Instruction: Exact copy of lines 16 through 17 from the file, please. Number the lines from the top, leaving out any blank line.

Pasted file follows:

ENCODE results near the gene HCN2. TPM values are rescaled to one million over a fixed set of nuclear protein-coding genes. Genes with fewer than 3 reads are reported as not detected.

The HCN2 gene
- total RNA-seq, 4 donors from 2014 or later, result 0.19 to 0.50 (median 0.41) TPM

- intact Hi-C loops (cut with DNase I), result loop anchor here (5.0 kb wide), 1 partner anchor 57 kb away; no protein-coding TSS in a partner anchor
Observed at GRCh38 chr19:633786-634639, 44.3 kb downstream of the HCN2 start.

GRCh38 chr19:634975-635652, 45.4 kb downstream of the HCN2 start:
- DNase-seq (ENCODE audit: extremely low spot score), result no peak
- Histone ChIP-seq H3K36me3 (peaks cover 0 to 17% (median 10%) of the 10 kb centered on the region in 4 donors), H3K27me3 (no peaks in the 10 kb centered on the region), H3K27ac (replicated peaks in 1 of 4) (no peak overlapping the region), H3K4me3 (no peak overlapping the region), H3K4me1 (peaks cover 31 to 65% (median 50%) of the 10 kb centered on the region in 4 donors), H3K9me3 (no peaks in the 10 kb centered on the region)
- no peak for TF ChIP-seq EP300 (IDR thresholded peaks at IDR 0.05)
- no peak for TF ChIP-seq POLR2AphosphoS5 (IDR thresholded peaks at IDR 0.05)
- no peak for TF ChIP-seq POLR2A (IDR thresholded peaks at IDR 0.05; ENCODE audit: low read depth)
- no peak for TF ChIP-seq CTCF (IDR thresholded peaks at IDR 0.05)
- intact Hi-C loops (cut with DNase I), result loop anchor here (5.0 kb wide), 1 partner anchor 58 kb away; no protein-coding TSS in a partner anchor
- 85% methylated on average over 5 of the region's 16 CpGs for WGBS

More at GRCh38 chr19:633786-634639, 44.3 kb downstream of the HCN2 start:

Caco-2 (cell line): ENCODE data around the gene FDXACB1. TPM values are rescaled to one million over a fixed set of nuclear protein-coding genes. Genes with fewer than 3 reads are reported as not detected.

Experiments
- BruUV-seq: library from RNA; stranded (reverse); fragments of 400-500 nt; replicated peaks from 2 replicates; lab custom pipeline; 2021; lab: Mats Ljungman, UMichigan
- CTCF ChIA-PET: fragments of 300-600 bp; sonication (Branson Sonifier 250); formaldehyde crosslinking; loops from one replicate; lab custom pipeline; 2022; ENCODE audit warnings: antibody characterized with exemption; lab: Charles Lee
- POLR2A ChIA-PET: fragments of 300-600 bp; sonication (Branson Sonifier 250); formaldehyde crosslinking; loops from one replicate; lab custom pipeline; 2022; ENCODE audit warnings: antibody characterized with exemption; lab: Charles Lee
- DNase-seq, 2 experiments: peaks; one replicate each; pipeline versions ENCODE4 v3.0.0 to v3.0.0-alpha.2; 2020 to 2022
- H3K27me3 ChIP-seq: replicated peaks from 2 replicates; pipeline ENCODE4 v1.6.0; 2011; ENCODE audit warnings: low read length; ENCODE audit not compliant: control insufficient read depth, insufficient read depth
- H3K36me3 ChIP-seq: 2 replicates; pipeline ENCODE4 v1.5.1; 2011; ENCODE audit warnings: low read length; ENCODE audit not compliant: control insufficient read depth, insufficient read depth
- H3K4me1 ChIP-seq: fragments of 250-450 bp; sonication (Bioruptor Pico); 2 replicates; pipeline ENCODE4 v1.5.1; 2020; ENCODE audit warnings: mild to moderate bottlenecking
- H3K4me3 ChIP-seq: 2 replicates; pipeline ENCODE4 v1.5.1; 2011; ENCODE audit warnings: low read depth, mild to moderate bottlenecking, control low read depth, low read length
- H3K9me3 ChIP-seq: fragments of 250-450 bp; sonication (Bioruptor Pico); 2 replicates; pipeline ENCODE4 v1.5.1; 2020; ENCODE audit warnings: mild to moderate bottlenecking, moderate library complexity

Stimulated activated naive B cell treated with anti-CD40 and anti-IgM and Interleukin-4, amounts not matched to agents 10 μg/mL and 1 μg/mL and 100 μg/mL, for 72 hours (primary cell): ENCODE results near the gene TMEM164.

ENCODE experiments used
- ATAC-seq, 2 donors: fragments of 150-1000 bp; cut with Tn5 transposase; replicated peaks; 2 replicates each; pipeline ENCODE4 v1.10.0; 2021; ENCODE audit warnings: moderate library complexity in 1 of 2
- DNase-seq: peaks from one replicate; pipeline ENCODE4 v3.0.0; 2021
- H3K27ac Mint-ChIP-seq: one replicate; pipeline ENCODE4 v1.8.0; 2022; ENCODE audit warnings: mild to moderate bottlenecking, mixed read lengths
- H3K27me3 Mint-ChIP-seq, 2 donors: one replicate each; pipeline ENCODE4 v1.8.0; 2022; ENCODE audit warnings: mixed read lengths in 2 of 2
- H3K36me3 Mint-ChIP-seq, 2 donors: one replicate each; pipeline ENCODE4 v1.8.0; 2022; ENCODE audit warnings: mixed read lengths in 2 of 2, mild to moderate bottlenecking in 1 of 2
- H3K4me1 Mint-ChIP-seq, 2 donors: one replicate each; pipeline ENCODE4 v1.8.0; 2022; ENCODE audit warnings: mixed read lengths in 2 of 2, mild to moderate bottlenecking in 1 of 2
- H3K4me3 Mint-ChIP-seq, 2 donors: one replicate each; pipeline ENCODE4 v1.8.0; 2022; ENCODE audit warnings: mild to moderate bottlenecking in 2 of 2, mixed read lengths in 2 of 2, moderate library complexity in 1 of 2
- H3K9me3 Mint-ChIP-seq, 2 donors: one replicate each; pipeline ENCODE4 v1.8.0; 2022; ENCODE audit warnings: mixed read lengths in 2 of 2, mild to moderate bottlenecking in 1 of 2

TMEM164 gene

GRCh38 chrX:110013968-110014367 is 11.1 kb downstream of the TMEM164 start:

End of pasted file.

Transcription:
Caco-2 (cell line): ENCODE data around the gene FDXACB1. TPM values are rescaled to one million over a fixed set of nuclear protein-coding genes. Genes with fewer than 3 reads are reported as not detected.

Experiments